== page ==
The panel notes that a number of right knee conditions are identified in the February 24, 2018 MRI and in the treating physician's most recent report dated August 14, 2018, including a remote ACL tear, degenerative changes to the medial meniscus and moderately severe osteoarthritis. In response to questions from the panel, the worker advised that the injury or condition he was focusing on as having been caused by his workplace accident was his right knee ACL tear. His position was that he tore his ACL when he came off the ladder on June 15, 2017. The panel notes that there was no suggestion by the worker that any other right knee conditions were related to the workplace accident.
Having carefully reviewed all of the information, on file and as presented at the hearing, the panel is not satisfied that the worker's right knee ACL tear was a result of his June 15, 2017 workplace accident.
The panel finds that the worker did not report an injury to his right knee or symptoms consistent with an ACL injury to his right knee to his treating physician until August 28, 2017. In responding to questions at the hearing, the worker said that thinking back, he thought he even mentioned to his physician "when I got hurt, at the time I got hurt, that I, my knee is hurting me too, but I'm concerned about my shoulder" and later stated that "I know for sure I mentioned my knee to my doctor, with all this, with my shoulder injury." The panel finds that the worker's evidence in this regard is not supported by, or consistent with, other information on file and at the hearing. The panel places weight on the report of the treating physician, who was specifically asked by the WCB to review his chart notes to determine when the worker first mentioned his right knee difficulties and the date of his first and subsequent treatments for his knee, and indicated in response that the first reference to right knee symptoms or difficulties was in his August 28, 2017 chart notes. The panel would expect that if the worker had initially reported a right knee or ACL injury, his complaint would have been noted and checked out by the physician at that time.
The panel further finds that the first time the worker mentioned experiencing right knee difficulties to the WCB was in a telephone conversation with the case manager on August 29, 2017. In a memorandum to file of that conversation, the case manager reported that the worker had advised that while "on a walk recently [could not provide the exact date]; his right knee began to hurt" and that "he denies a specific incident or accident to account for his current right knee difficulties." The panel notes that everything the worker described at the time seems to be of a more recent onset.
The panel acknowledges the worker's submission that he mentioned his right knee injury to the adjudicator in July 2017. However, the panel is unable to accept that submission. The panel notes that information on file documents numerous conversations between the worker and the adjudicator or case manager between the time of their initial contact with the worker on June 20, 2017 and August 28, 2017. There is no mention in that documentation of the worker's right knee or any right knee difficulties. The panel places weight, in particular, on a lengthy memorandum of the case manager's meeting with the worker at the worker's home on August 8, 2017, which indicates that the mechanism of injury was reviewed with the worker and he was asked about his symptoms, and made no reference to any knee injury or difficulties at that time.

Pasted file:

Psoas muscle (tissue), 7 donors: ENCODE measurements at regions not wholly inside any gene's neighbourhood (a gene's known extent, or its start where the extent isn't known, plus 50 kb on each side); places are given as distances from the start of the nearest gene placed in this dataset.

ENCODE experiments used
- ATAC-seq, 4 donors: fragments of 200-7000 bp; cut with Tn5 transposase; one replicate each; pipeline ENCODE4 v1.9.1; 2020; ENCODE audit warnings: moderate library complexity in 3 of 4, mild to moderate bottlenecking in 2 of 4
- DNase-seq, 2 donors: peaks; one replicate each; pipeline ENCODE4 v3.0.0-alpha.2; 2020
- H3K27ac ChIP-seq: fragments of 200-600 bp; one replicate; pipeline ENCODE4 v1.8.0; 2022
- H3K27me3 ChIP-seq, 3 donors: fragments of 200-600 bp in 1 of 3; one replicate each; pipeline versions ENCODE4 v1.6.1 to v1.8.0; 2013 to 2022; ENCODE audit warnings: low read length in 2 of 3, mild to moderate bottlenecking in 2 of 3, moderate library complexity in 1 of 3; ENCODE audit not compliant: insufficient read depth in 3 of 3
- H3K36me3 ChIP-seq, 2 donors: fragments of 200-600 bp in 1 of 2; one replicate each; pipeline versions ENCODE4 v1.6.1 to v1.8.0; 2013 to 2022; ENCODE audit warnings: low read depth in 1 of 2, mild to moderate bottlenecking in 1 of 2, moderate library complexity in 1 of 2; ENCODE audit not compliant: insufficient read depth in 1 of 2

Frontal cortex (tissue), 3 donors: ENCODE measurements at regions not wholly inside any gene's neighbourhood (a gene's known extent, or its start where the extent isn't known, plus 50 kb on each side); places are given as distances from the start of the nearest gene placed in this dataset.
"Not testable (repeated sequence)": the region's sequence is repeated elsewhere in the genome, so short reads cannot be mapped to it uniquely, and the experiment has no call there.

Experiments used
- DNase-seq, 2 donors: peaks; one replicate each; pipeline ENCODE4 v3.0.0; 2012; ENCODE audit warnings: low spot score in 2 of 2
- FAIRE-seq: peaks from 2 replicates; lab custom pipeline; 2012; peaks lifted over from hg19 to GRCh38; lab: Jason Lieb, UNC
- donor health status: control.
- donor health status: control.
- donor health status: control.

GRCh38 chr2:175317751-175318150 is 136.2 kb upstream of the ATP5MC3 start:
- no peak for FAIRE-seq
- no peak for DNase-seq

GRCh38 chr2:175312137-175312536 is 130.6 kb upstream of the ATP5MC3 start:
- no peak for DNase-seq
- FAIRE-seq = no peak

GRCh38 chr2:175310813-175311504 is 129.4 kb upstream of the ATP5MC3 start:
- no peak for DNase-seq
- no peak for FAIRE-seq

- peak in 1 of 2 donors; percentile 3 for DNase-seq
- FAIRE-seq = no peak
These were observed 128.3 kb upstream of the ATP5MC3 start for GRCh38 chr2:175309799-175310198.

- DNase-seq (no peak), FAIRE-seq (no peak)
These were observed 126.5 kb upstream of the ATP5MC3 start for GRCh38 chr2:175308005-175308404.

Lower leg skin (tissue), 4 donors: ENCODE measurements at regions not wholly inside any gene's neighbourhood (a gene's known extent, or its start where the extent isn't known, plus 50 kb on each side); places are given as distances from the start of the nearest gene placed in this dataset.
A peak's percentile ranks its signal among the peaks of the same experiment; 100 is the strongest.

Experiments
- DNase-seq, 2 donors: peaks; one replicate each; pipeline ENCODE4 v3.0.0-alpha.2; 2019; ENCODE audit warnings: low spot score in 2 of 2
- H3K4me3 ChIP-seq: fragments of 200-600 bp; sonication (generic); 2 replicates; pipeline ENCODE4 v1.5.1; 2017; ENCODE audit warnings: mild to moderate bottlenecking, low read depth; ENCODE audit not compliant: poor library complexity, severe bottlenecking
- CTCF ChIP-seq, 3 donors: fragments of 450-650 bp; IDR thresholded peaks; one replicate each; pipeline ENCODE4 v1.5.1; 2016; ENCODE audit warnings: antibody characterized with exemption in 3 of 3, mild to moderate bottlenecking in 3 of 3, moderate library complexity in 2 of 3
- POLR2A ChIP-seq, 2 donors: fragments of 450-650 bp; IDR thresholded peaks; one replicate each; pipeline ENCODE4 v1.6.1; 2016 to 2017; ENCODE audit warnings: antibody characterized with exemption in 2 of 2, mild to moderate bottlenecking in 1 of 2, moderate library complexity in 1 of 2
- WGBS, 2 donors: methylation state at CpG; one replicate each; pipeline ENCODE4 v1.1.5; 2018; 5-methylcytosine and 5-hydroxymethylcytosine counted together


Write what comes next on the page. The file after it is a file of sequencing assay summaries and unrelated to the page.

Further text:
In addition, while the worker was also assessed and treated by a physiotherapist from June through August 2017, there is no mention of anything with respect to right knee difficulties in the physiotherapist's initial assessment report dated June 21, 2017 or subsequent reports on file. The worker stated at the hearing that he also mentioned his knee to his physiotherapist when he started physiotherapy, but she did not write this down. Again, this statement is not supported by the information on file.
The panel would note that even if we were to find that the worker began noticing right knee difficulties in July 2017, we are not satisfied that those difficulties can be linked to his June 15, 2017 workplace accident. The panel understands that a "complete tear of the ACL" (as it is further described in the MRI report) is a major injury, with significant symptoms which would typically show up right away. In the panel's view, it does not make sense that the worker would not have noticed and reported or pursued treatment for such an injury much sooner if it had occurred at the time of the June 15, 2017 accident.
Based on the foregoing, the panel is unable to find, on a balance of probabilities, that the worker's right knee difficulties were causally related to his June 15, 2017 workplace accident.
The panel therefore finds that the worker's right knee difficulties should not be accepted as being a consequence of the June 15, 2017 accident.
The worker's appeal is dismissed.
M. L. Harrison, Presiding Officer
A. Finkel, Commissioner
M. Payette, Commissioner
Recording Secretary, J. Lee
M. L. Harrison - Presiding Officer
(on behalf of the panel)
Signed at Winnipeg this 14th day of January, 2019